A recent Gate Safety Surgery course held by Gate Safe, the charity that pioneered the call for action to improve the safety of automated gates, revealed a genuine sense of disappointment amongst installers who have invested in the training, only to be regularly challenged by products that are not fit for purpose.
The consensus of opinion was that the bigger brands are doing very little to help the industry and need to work harder to deliver innovative systems and materials which deliver improved safety to gate users.
Examples cited included the need to supply all gates with three hinges – as per the British Standard BS EN 12604:2020 which states that all gates should be fitted with three hinges. Internal doors now regularly feature this added safety precaution. But manufacturers of external automated and manual gates, which of course are likely to be much heavier and therefore carry a much higher risk have all virtually ignored the guidance. In addition, delegates discussed the requirement to include a gate tether as standard to mitigate the risk of a falling gate and the overriding need to identify a more aesthetically pleasing pressure edges solution.
These opinions are backed up by a survey that Gate Safe ran post the training course across its installer network, to further investigate opinions on the subject. The findings convincingly back up the views expressed by the delegates who attended the training course.
- 64% of respondents declared a need for all gate manufacturers to take responsibility for improving the safety of the automated gates that they bring to market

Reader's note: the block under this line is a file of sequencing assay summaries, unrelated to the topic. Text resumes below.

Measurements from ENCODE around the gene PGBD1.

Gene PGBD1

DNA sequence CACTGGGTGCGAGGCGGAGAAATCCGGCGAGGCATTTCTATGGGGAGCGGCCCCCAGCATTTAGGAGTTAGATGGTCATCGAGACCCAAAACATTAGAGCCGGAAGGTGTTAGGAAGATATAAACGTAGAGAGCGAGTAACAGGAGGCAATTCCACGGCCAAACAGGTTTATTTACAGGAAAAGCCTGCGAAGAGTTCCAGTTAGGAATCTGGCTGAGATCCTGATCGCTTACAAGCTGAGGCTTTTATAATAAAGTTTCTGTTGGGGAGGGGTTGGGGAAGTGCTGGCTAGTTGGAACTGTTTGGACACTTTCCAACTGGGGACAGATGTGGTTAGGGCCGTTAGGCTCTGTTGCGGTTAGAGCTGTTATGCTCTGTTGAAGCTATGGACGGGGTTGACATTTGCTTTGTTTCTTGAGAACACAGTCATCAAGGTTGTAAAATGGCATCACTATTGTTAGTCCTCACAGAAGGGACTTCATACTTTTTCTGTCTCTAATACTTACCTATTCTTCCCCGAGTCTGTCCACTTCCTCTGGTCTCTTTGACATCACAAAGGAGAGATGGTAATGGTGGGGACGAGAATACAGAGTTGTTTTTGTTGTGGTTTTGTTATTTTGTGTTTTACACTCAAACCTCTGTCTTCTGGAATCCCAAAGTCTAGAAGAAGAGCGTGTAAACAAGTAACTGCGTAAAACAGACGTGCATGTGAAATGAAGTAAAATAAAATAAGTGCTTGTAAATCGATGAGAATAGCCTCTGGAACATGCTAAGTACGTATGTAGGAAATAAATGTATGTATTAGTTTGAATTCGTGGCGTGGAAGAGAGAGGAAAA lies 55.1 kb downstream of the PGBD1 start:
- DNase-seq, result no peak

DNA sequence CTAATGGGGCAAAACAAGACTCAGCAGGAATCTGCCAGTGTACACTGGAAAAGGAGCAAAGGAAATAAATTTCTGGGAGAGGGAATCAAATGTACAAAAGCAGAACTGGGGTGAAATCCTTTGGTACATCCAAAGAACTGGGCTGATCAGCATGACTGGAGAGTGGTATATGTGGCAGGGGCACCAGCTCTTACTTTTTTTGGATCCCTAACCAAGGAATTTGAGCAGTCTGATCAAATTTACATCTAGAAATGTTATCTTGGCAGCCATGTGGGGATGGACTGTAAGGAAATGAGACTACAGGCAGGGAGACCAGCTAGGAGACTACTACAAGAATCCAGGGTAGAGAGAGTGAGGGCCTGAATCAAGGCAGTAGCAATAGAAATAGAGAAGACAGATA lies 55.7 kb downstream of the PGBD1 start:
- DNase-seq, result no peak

- The subject of automated gate kits continues to be a source of huge concern to Gate Safe and its installer community. A significant 84% felt that the manufacturers of such kits should be doing more to ensure a safe and compliant installation
- An overwhelming majority – 96% – backed the suggestion that automated gate kits should NOT be readily available direct to consumers.
Richard Jackson, founder of Gate Safe says, “Everyone talks about learning important lessons whenever there is an accident and in the main the gate installers (especially those involved in automated gate installations) are incredibly proactive in terms of trying to improve their knowledge and understanding of how accidents can occur and how to mitigate the risks. Not only are they undertaking our Gate Safe training, we are also seeing an impressive number return for refresher training. Yet, the creators of these gates seem to continue to carry on doing what they have done in the past, making a product that is not fit for purpose. It is not just the gate manufacturers who are guilty of inertia. The companies who produce gate automation kits to anyone who will pay the price should also be taken in hand. These kits are readily available and transform a regular gate into a machine, yet they are frequently supplied without the appropriate level of safety but with the warning that such kits should only be installed by a trained and suitably competent installer. We all know that this implies there is a strong risk that a member of the public will attempt to install such a kit. Even if an installer does undertake the installation, in the event of an accident, is it the gate manufacturer who is taken to task over the unsuitability of the gate structure? No, sadly it is the gate installer or company involved in the gate maintenance who will be held accountable.
Something needs to be done. After ten years of campaigning, we feel it is time for the industry to play a stronger role in improving the safety of automated gate installations. We’d love to hear their thoughts on this important issue.”